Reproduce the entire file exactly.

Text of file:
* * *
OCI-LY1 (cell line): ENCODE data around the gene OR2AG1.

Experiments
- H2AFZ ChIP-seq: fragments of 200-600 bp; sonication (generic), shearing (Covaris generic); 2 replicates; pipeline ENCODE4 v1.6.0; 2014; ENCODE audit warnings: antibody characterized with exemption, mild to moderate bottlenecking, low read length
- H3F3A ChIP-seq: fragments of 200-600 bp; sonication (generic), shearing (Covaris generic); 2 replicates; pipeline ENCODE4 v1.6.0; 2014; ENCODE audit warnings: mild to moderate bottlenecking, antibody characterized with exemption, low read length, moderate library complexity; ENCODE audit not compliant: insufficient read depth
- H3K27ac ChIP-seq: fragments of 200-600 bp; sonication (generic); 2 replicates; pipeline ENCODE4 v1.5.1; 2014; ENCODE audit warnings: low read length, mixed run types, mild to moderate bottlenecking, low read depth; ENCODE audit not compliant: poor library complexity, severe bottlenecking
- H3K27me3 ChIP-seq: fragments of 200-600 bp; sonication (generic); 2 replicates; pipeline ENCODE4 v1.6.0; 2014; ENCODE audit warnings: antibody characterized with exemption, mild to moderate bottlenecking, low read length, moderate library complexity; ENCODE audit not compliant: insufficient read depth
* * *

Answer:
OCI-LY1 (cell line): ENCODE data around the gene OR2AG1.

Experiments
- H2AFZ ChIP-seq: fragments of 200-600 bp; sonication (generic), shearing (Covaris generic); 2 replicates; pipeline ENCODE4 v1.6.0; 2014; ENCODE audit warnings: antibody characterized with exemption, mild to moderate bottlenecking, low read length
- H3F3A ChIP-seq: fragments of 200-600 bp; sonication (generic), shearing (Covaris generic); 2 replicates; pipeline ENCODE4 v1.6.0; 2014; ENCODE audit warnings: mild to moderate bottlenecking, antibody characterized with exemption, low read length, moderate library complexity; ENCODE audit not compliant: insufficient read depth
- H3K27ac ChIP-seq: fragments of 200-600 bp; sonication (generic); 2 replicates; pipeline ENCODE4 v1.5.1; 2014; ENCODE audit warnings: low read length, mixed run types, mild to moderate bottlenecking, low read depth; ENCODE audit not compliant: poor library complexity, severe bottlenecking
- H3K27me3 ChIP-seq: fragments of 200-600 bp; sonication (generic); 2 replicates; pipeline ENCODE4 v1.6.0; 2014; ENCODE audit warnings: antibody characterized with exemption, mild to moderate bottlenecking, low read length, moderate library complexity; ENCODE audit not compliant: insufficient read depth